This post draws on analysis in my chapter in Morrison’s Miracle, a forthcoming book from ANU Press and Academy of the Social Sciences in Australia about the 2019 federal election.
Most seats in the House of Representatives at the 2019 election were still won by one of the major parties, but below the surface the position of the major parties doesn’t look so dominant.
The major parties polled just 74.8% of the formal vote in the House of Representatives, the lowest figure at any recent election. This was down from 76.8% at the 2016 election, which was already one of the lowest figures.
Most House of Representatives contests have traditionally been races between a Labor candidate and a Coalition candidate, but at a certain point that doesn’t hold up when the major party vote keeps dropping.
We can see that in the “nonclassic” seat count. These are seats where the final matchup was not between Labor and the Coalition. It can include contests between the Liberal and National parties but more commonly involve minor parties or indepenents.
This number peaked at 17 seats out of 150 in 2016 and dropped slightly to 15 out of 151 at the 2019 election. The 2016 count included more minor party candidates, while 2019 featured more independents.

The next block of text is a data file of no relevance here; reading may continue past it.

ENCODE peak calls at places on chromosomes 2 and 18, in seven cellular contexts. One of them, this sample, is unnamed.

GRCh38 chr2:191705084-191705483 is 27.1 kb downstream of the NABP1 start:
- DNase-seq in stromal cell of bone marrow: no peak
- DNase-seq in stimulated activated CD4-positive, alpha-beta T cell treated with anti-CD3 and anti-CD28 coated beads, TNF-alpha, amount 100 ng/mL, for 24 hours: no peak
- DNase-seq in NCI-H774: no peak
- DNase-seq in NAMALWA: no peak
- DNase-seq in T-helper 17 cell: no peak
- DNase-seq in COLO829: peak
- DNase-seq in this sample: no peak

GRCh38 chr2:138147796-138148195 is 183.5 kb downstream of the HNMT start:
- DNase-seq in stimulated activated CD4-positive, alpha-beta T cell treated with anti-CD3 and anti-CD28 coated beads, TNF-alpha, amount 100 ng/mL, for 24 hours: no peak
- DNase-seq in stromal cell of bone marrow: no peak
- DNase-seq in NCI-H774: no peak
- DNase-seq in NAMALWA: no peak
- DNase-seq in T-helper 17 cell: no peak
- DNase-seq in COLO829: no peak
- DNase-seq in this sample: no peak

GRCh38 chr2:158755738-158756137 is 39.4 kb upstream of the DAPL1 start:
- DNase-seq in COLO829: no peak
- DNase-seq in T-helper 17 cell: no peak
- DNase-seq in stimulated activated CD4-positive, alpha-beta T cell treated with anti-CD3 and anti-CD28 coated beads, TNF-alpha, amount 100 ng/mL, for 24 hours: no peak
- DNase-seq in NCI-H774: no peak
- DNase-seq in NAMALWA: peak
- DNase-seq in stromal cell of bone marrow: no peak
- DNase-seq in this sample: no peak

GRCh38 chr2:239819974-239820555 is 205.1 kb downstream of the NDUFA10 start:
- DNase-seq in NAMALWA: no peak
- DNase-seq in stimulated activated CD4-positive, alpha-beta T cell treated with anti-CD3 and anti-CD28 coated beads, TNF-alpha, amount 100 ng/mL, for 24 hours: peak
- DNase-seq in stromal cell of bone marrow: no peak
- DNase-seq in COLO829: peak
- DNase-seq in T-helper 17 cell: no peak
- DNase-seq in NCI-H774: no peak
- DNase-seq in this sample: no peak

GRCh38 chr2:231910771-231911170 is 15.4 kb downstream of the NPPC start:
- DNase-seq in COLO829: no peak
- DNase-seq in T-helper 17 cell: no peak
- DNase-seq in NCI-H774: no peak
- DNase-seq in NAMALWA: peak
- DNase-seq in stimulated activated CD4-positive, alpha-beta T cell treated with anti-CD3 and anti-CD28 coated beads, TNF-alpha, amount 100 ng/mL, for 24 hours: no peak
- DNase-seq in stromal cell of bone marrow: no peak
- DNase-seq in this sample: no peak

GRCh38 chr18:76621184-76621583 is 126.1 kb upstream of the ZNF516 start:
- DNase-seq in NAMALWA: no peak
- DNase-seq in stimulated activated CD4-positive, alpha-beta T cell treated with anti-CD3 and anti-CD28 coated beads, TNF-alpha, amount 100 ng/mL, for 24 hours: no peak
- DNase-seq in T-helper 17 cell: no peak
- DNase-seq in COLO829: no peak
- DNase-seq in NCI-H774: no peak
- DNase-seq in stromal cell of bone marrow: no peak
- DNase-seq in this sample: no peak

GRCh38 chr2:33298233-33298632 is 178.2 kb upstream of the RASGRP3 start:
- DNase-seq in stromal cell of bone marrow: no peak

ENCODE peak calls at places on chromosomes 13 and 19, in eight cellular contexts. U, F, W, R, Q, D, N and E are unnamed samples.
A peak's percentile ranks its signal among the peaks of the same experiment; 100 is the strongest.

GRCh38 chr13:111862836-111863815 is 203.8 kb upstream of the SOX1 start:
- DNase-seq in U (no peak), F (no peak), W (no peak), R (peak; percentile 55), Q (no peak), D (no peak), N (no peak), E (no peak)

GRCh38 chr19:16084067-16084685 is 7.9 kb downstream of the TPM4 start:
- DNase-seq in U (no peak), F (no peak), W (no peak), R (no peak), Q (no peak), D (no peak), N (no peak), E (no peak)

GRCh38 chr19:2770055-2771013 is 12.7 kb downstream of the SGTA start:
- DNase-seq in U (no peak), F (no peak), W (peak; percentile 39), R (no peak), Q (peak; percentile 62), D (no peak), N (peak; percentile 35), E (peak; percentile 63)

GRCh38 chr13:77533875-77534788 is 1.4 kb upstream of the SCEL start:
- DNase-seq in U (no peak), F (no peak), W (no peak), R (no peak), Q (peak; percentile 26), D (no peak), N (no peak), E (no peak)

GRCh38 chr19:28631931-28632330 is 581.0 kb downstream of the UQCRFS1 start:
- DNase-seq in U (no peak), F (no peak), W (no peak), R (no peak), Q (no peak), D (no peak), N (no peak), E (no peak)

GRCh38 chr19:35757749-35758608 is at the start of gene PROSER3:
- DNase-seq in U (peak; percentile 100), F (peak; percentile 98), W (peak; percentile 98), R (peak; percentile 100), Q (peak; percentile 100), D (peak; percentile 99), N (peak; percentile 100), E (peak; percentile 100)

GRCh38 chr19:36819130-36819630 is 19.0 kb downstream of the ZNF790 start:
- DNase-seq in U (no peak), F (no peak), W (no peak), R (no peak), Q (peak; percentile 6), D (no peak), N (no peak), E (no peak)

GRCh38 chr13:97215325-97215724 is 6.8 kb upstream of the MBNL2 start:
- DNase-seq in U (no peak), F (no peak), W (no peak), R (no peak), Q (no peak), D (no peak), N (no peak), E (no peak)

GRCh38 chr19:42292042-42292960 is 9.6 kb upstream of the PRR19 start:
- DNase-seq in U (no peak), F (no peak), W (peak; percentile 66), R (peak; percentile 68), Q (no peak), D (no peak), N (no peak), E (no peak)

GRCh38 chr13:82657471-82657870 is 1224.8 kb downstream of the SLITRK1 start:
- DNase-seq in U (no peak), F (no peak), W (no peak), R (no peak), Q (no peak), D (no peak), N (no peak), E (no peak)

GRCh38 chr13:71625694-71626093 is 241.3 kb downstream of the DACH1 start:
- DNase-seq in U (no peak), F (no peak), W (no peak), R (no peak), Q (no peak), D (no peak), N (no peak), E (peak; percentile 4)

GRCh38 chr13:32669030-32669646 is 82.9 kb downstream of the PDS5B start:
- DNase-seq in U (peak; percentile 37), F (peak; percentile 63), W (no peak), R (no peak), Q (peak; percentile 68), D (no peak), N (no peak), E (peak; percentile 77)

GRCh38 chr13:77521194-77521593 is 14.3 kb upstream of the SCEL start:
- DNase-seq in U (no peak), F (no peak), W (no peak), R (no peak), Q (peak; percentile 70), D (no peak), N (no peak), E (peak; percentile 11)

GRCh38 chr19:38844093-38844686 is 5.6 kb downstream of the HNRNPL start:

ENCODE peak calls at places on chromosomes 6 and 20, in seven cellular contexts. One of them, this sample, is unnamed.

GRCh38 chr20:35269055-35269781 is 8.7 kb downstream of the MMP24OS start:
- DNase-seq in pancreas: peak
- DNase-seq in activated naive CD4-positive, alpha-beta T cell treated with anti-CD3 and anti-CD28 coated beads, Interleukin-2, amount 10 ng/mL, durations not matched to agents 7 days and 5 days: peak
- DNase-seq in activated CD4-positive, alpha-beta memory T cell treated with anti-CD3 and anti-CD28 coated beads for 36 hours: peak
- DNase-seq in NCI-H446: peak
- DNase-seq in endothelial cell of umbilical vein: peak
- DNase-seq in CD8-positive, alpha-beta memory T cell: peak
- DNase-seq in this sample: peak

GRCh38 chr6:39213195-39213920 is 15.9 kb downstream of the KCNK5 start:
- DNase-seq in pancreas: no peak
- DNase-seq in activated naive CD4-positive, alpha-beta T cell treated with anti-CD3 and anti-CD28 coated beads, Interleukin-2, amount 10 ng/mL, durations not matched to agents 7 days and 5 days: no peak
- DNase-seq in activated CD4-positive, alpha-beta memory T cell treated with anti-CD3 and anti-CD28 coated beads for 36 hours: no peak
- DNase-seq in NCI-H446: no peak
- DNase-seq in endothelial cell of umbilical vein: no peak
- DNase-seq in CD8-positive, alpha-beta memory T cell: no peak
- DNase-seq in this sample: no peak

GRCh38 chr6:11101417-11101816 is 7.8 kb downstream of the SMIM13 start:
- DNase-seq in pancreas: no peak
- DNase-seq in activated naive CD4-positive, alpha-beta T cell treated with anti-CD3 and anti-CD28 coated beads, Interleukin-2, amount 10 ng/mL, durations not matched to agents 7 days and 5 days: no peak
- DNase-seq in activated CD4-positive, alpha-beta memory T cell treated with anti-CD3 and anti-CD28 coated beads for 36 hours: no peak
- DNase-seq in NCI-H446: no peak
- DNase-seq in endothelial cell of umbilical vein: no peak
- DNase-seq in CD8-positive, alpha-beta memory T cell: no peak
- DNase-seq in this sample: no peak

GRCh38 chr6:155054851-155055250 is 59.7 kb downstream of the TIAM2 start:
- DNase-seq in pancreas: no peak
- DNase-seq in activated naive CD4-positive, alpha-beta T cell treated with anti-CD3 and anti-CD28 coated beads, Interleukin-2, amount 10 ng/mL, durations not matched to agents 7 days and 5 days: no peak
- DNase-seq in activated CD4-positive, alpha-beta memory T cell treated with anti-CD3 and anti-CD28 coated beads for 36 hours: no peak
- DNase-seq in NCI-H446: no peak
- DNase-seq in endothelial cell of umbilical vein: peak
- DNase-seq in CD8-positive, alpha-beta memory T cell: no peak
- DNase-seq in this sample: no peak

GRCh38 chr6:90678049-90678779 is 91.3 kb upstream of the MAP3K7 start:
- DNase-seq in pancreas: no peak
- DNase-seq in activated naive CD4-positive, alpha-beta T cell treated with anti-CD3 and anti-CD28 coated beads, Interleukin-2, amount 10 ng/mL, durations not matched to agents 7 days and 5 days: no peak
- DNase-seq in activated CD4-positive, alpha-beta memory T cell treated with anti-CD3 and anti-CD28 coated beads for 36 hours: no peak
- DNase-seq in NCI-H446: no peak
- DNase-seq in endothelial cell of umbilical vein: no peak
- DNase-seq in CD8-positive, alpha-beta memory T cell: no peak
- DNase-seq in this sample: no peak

The Nick Xenophon Team made the top two in four seats in 2016, while its successor Centre Alliance just managed one seat in 2019.
New independents came in the top two in 2019 in Cowper, Farrer, New England, Warringah and Wentworth.
This trend can also be seen in a broader range of electorates when you examine the number of seats where preferences were required (ie. seats where no candidate polled a majority of the primary vote).
2016 was the first election where over 100 seats required preferences to decide on a winner, but 2019 went even further.
I don’t think we can assume that this trend of voters moving away from the major parties will continue at the next election, but if it does we’re bound to see more races where the major parties are no longer dominant.